In 2018, when a distraught father in Kerela took his daughter to court for living with a man, he didn’t expect the judges to rule in the favour of the couple. However, the judges stated, “The court is bound to respect the unfettered right of a major to have a live-in relationship, even though it may not be palatable to the orthodox section of the society.”
There is no law in our country stating that it is illegal for consenting adults to cohabit, regardless of their matrimonial status.
In fact, unmarried women in live-in relationships are protected under the Protection of Women from Domestic Violence Act, 2005.
In the last few years, the growing prevalence of cohabiting couples has led many judges and courts to grant them ‘same rights as a married couple’. This includes protection from domestic violence, right to maintenance, the partner’s assets (though not the family’s) and child support.
That’s correct: children born to unmarried cohabiting couples are, in the eyes of law, the same as children born to a married couple.
The law does not differentiate between a married couple and an unmarried one. But that doesn't help social situations. ((Photo for representation: Reuters)
But — not in the eyes of society.
As the bench of judges in the aforementioned Kerala case astutely remarked, a live-in relationship is not palatable to the orthodox section of society.
Unfortunately, this constitutes a large percentage.
Just how deep and wide the social judgement runs was quite an eye-opener for me, when I interviewed scores of young couples living together for a project last year. Their stories taught me that laws, at least in this particular case, seem to have little impact when it comes to the practicalities of living together.
Most people in our country are not aware that choosing their living arrangement, as self-supporting adults, is a basic right they have. This includes those who have taken the plunge.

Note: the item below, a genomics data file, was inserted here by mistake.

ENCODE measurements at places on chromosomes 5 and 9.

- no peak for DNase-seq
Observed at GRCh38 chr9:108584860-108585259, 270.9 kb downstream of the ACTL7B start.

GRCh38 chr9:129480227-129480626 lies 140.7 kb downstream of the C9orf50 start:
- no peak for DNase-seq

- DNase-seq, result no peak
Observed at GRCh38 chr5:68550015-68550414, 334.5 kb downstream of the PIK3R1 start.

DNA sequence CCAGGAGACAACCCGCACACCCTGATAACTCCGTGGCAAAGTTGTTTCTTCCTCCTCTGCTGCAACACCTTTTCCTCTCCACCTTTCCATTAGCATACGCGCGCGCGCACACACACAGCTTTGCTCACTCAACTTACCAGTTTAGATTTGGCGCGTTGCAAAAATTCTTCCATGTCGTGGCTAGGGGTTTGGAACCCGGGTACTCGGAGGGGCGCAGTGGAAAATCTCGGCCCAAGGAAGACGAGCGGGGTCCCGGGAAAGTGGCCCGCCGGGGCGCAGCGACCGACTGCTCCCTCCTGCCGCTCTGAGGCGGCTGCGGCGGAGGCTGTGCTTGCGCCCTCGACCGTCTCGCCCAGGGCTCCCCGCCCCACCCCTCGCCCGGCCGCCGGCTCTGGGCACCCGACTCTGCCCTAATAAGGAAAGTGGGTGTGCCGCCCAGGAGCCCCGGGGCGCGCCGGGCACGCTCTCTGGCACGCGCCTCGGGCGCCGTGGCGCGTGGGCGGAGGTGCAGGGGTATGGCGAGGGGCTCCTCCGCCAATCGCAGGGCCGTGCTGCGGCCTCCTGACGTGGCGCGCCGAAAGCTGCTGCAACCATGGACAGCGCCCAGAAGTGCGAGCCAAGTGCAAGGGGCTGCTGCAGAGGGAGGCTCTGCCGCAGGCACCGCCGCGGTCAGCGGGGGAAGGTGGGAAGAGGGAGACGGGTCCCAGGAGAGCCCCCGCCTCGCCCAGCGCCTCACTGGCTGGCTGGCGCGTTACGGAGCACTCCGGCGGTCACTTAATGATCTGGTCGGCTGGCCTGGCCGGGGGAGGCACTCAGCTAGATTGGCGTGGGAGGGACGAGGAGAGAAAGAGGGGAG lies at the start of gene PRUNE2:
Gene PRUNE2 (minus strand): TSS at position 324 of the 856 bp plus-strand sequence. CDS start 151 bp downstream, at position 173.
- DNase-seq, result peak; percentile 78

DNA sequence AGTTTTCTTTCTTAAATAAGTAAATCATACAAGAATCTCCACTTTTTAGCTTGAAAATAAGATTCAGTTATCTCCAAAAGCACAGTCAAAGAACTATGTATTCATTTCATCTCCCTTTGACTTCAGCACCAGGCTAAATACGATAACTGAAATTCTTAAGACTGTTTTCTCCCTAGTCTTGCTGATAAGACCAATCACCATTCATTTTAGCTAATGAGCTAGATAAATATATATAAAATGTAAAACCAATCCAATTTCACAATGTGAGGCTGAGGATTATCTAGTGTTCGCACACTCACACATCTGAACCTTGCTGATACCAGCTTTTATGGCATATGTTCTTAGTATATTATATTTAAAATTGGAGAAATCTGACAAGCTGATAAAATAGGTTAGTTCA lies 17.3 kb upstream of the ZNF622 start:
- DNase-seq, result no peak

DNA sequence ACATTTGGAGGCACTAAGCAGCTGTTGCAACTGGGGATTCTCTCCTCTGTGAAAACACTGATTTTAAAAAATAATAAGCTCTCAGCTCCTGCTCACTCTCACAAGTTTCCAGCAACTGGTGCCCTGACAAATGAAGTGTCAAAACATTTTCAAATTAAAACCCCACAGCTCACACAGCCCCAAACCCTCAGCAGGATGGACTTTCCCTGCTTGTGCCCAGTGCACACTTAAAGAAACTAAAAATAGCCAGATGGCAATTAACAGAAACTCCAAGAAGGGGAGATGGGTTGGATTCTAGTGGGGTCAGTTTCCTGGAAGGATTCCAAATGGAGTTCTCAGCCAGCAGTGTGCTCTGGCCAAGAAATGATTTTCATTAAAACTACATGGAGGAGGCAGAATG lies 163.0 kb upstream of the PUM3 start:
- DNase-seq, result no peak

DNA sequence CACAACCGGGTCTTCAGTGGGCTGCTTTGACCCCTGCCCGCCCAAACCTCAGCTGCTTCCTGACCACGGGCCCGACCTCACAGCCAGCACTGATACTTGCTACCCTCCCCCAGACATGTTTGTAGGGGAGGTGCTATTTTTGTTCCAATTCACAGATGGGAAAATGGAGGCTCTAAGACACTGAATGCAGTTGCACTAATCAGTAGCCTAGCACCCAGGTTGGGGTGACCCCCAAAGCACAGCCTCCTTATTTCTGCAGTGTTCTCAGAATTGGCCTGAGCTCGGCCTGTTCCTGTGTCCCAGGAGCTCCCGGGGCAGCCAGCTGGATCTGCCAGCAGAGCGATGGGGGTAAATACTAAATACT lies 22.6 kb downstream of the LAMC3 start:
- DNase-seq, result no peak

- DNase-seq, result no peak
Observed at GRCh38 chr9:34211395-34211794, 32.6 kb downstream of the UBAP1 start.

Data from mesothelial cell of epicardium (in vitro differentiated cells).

I recall a young couple I interviewed, who was in a rather precarious situation. One of them was fighting a bitter divorce battle, while trying to build a life with his partner. His marriage had been arranged by the families, fell apart within a couple of months, and that’s when he put his foot down — he told the family he wanted to live with the woman he had been in a relationship with for five years.
The societal problems that are reflected in this one story are multifold, and best left for another day.
But what stood out was that neither of them was aware of their legal rights as a cohabiting couple. This lack of awareness was more rampant than I’d thought.
Another couple, when I asked them if they knew they weren’t doing anything illegal by living together, posed the elemental question — “How does it matter that the law is on our side, when our parents are not?”
The deeper I delved into stories of people from different walks of life, the more I realised how irrelevant the legal status of living together is.
Yet another couple — both working, financially independent, well-read and well-traveled — couldn’t even tell their families they were romantically involved, let alone living together.
Several housing societies even in metros don't rent out apartments to unmarried couples. (Photo for representation: PTI)
Telling the families becomes a secondary issue when the very first step to cohabiting is thwarted by social norms and conventions — finding housing as an unmarried couple is a nightmare in our country!
I used to think that this may be the case in second- and third-tier cities, but our metros are hardly any better. One couple I interviewed resorted to lying to their landlord about their relationship, after spending months looking for a house they could share.
This was in Gurugram — the hub of young professionals. Certainly, they are not alone in this.
Couples who brave fighting for their rights and are open about their living arrangement face the silent judgement of extended families, neighbours, and sometimes, even friends. Often, the judgement is not even silent — it comes in the form on unrelenting pressure to get married. “You’re living together, might as well get married. What difference will it make?” This rationale is put behind what is, at its root, a rejection of the decision to have a ‘home’ without a marriage.
Marriage is the only road to respectability — and acceptability — for many in India. (Photo for representation: PTI)
Laws have their place in society. But one would be naive to believe that they are the solution to the problems we face as a result of deeply entrenched belief systems.
Rape is a punishable offence in our country. But does that stop people from doing it? Does it stop bystanders from blaming the victim? Homosexuality is no longer a crime. But does that mean that gay men and lesbian women are now free to live their lives without the fear of being beaten up or ostracised? The third gender is now recognised by the law. But how many transgender individuals do we see holding jobs? Women have had the right to work for years. Yet, the ratio of working women and men in our country is an abysmal 1:2.
These are not problems of the legal system.
These are problems of the social system.
Unfortunately, ours has come to be founded on control in the name of tradition.